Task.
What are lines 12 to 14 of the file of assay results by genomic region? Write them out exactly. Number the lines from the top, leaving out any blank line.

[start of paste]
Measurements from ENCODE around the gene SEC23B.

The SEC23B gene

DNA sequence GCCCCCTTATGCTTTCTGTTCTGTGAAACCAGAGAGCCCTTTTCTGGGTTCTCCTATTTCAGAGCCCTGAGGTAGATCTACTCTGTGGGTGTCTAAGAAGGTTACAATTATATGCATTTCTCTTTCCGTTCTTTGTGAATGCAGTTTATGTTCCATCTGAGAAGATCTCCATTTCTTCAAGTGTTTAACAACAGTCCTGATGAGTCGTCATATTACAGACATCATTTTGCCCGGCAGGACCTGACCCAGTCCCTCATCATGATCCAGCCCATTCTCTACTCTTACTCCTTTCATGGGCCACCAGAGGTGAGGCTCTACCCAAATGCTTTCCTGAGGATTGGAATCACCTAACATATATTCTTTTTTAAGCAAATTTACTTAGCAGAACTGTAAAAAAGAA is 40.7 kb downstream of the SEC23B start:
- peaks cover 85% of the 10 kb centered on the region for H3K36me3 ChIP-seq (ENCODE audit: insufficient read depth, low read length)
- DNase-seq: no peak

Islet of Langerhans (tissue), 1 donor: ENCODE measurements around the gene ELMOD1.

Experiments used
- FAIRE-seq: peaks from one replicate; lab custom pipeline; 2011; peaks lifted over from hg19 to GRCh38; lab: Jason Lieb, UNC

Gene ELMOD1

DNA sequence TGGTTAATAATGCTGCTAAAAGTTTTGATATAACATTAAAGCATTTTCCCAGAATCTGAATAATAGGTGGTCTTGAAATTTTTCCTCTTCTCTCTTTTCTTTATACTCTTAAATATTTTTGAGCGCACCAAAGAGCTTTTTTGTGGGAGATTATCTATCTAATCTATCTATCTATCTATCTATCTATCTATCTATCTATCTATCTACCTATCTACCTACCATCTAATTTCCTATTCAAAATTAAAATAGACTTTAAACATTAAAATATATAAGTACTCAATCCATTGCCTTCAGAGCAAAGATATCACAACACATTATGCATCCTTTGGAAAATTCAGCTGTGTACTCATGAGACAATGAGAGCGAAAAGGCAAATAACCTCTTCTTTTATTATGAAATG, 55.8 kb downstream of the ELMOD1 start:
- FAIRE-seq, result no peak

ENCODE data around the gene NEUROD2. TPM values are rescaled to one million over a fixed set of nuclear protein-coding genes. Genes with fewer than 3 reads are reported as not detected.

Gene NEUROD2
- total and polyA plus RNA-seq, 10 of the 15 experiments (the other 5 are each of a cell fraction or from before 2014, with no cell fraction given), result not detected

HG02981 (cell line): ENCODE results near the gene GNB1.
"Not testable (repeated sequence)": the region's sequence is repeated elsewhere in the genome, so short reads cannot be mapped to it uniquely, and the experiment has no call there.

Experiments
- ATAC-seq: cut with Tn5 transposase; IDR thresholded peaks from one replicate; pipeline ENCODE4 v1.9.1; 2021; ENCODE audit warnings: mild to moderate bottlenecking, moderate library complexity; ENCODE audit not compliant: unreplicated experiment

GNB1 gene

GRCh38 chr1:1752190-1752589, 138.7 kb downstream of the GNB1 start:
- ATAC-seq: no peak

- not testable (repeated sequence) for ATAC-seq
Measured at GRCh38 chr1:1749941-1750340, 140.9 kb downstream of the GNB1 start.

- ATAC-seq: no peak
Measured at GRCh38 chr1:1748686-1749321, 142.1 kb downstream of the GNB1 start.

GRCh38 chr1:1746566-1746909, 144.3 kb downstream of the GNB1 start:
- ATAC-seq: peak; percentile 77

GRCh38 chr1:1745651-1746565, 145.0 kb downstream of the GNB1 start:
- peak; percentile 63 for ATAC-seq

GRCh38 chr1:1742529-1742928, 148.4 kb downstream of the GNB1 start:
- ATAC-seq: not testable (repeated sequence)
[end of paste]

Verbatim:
ENCODE data around the gene NEUROD2. TPM values are rescaled to one million over a fixed set of nuclear protein-coding genes. Genes with fewer than 3 reads are reported as not detected.

Gene NEUROD2
- total and polyA plus RNA-seq, 10 of the 15 experiments (the other 5 are each of a cell fraction or from before 2014, with no cell fraction given), result not detected